Jaunt Air Mobility has confirmed plans to sell its quarter-scale air taxi technology demonstrator as a standalone product, which will be offered alongside its full-size Journey electric-vertical-takeoff-and-landing (eVTOL) vehicle.
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The subscale prototype was originally envisioned as an uncrewed demonstrator to prove out the technologies of Jaunt’s unique electric slowed rotor compound design. But after customers expressed interest in the unmanned prototype as a standalone product, the company figured it could market it as a drone for applications including cargo, logistics and surveillance, according to Jaunt President Eric Cote.
“Honestly, the main goal of the smaller version was never to commercialize it. It was to increase the speed of our full-size program by validating the technologies,” Cote tells the AAM Report. “But now we see an opportunity to offer something that can be a unique solution for the drone market, in addition to the full-sized aircraft.
“A lot of technologies we are developing on this smaller version will be up scalable to the full-sized aircraft because they are fundamentally the same exact configuration,” he adds. “We see it as something that will be great for beyond-visual-line-of-sight [BVLOS] flying, particularly for missions related to cargo or logistics, because in many ways it is more capable than what other drones are offering.”
The subscale aircraft is also a possible contender to be flown in the planned research and development corridor established between the city of Joliette in Quebec and the Atikamekw First Nation of Manawan, part of a joint initiative announced with Quebec-based infrastructure startup Vertiko Mobility.
In addition to serving as a proving ground for advanced air mobility (AAM) technologies, the initiative will enable the transport of essential goods, including medicines, to the remote community , which is usually only reachable by high-operating-cost helicopter services. The total distance of the corridor is about 150 km (93 mi.), although Cote says Jaunt plans to operate 40-70 km legs initially.
Jaunt is headquartered in Dallas, although most of its design, engineering and manufacturing is based in Quebec.
Both the drone and five-seater air taxi share a unique slow-rotor-compound design, which resembles a helicopter with a large main rotor. But instead of a pusher propeller for horizontal flight, it has a fixed-wing with four propellers on the leading edge. The large main rotor is powered during takeoff and landing, and only partially powered during horizontal flight. The proprietary Slowed Rotor Compound (SRC) compound allows the tip speed of the rotor to match the aircraft’s forward flight, creating almost zero drag, and allowing the Journey to fly efficiently like a plane.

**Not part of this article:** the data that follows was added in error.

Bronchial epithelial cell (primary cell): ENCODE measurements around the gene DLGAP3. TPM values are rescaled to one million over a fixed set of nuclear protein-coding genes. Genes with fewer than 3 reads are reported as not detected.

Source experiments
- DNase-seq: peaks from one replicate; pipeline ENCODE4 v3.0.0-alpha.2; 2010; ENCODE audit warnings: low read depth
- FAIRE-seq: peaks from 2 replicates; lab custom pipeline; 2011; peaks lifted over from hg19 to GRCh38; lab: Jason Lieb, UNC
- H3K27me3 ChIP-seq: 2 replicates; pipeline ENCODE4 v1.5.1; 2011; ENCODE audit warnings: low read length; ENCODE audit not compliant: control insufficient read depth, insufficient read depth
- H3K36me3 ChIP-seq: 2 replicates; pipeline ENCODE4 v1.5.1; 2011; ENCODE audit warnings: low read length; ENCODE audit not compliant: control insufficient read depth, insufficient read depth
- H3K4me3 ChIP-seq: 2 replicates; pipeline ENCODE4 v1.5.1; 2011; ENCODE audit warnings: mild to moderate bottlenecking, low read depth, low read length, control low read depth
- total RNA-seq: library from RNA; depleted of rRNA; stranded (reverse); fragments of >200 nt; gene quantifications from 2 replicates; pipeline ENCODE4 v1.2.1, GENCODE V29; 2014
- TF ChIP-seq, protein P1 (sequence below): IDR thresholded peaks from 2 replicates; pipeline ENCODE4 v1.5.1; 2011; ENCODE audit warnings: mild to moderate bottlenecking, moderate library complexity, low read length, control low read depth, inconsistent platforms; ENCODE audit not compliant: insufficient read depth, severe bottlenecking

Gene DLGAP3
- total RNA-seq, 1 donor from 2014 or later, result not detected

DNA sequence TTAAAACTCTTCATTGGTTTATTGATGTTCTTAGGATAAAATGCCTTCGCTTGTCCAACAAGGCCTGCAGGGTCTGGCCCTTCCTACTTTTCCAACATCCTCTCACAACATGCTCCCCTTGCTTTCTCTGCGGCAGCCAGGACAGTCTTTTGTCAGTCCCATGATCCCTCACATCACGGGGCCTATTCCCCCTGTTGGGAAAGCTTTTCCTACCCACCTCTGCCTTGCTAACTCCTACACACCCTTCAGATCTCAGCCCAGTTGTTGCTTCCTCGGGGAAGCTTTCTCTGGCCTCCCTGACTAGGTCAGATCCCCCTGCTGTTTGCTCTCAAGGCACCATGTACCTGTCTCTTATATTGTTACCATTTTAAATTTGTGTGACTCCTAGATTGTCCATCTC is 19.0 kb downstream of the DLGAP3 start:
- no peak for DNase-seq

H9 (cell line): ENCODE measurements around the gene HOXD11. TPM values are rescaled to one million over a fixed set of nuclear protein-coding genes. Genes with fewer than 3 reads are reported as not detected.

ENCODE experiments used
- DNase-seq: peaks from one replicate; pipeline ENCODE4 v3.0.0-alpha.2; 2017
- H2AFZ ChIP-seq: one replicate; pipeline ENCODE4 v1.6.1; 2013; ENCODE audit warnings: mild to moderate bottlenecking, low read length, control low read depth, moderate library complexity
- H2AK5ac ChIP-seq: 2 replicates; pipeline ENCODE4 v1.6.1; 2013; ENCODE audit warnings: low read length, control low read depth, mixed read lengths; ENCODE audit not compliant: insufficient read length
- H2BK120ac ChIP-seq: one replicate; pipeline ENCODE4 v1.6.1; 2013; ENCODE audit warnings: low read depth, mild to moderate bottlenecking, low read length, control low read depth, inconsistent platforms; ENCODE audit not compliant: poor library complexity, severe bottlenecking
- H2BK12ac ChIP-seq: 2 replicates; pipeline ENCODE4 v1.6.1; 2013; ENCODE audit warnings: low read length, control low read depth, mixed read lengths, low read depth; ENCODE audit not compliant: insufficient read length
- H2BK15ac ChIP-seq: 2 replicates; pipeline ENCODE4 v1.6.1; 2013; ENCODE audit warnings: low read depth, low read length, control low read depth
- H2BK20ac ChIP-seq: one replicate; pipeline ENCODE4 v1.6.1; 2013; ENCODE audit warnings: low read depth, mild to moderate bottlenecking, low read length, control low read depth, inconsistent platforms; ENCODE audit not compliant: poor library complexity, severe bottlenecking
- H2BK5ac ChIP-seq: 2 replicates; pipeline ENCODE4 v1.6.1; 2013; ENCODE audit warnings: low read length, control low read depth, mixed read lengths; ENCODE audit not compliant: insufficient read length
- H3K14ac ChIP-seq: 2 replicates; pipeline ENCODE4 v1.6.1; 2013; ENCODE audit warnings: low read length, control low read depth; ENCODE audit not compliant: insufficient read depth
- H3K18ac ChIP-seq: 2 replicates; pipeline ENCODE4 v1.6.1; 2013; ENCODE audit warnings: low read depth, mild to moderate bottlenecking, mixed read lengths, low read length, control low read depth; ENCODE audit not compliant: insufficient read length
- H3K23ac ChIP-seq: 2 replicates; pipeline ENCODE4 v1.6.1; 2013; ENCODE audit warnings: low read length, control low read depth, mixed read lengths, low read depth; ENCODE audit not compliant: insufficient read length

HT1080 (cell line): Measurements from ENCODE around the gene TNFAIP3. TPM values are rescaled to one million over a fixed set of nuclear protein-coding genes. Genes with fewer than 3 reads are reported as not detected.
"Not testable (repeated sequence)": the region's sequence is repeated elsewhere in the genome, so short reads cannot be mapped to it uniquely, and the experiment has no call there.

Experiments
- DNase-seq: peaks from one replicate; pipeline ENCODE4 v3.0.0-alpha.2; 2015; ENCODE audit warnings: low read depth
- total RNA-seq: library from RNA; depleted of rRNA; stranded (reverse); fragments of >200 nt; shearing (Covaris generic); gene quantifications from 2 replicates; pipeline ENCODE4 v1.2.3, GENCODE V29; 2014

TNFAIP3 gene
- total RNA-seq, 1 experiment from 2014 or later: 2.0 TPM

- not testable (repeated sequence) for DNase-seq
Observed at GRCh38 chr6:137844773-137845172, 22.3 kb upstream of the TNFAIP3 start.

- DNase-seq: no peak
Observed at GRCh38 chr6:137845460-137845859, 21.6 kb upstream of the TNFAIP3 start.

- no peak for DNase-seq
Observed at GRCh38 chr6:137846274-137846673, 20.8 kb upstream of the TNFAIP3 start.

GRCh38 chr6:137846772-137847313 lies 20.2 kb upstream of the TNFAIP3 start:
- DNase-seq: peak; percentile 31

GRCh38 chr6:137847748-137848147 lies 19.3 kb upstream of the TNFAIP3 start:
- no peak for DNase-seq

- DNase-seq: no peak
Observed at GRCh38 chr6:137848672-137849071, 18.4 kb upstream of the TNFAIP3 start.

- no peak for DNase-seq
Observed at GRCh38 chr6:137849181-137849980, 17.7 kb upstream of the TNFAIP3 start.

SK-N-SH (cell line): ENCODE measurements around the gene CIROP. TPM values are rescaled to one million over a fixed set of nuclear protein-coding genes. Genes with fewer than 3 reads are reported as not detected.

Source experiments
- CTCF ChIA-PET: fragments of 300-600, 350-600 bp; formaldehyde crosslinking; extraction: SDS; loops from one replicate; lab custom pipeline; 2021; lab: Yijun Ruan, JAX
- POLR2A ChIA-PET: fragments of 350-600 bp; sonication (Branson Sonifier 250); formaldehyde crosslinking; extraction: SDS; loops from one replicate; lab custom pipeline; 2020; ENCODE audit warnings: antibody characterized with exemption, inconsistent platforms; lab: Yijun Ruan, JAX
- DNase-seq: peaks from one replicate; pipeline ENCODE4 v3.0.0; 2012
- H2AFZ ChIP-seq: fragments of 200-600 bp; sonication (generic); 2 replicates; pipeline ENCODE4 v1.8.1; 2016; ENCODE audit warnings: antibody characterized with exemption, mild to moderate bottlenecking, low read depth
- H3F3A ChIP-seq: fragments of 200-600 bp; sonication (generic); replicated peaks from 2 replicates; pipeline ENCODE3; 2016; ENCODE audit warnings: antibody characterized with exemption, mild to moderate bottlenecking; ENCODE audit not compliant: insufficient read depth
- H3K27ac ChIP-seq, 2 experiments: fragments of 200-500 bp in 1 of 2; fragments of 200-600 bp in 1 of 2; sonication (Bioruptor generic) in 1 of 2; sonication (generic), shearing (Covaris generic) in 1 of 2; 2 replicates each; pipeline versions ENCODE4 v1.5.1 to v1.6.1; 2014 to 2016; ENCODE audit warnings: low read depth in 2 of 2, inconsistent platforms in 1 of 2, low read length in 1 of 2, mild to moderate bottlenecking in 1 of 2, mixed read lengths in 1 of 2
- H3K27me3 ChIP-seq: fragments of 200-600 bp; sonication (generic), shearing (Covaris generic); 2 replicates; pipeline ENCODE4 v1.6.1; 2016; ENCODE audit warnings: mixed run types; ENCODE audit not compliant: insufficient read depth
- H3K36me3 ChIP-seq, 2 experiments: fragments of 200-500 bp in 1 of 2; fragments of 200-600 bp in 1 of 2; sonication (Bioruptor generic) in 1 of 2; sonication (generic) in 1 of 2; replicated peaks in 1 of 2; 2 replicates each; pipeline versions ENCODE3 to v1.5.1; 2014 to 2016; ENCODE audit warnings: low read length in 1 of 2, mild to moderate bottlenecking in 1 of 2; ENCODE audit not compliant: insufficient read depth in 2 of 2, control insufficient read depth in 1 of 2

Cote identifies three advantages behind the slowed rotor compound design, which the company has been refining since it bought the intellectual property behind the CarterCopter from Carter Aviation in 2019.
The number one advantage, he says, is that it consumes far less power than a tilting-propeller system, requiring just around 175 Wh/kg of battery power, or roughly the same amount found in an electric vehicle (EV) battery. By comparison, air taxis from Archer and Joby Aviation with tilting propellers are targeting between 250 and 350 Wh/kg.
The second major benefit is enhanced safety, Cote says, observing that FAA Part 29 certification rules for transport category rotorcraft require a design assurance level of ten-to-the-minus-nine, while Part 21.17b powered-lift rules are more flexible.
“In case we lose full power on every motor, we can still safely land the aircraft using autorotation. It doesn’t matter if we’re at 5 meters or 1,000 meters; we can safely maneuver to the ground and land pretty much anywhere,” he says. “We don’t need to have a ballistic parachute, which would add more weight and reduce the payload.”
The third major advantage is noise, he says. It is much quieter than a conventional helicopter because of the electric propulsion and lack of a pusher propeller. “Around 20% of helicopter noise comes from the tail rotor, and it can be the source of many accidents,” Cote adds. “For us, there is nothing in between the main motor and the tail of the aircraft, so it’s a really simple mechanical design.”
While the first-generation Journey is being marketed as an all-electric aircraft, Jaunt also has a partnership with advanced propulsion startup VerdeGo to explore a future hybrid-electric variant, which would significantly enhance the vehicle’s range from around 80 mi. (130 km) in its baseline configuration.
Jaunt is in the process of using learnings from its subscale demonstrator to build a full-scale Journey prototype, which it now expects to fly in 2025. Certification is expected by 2028.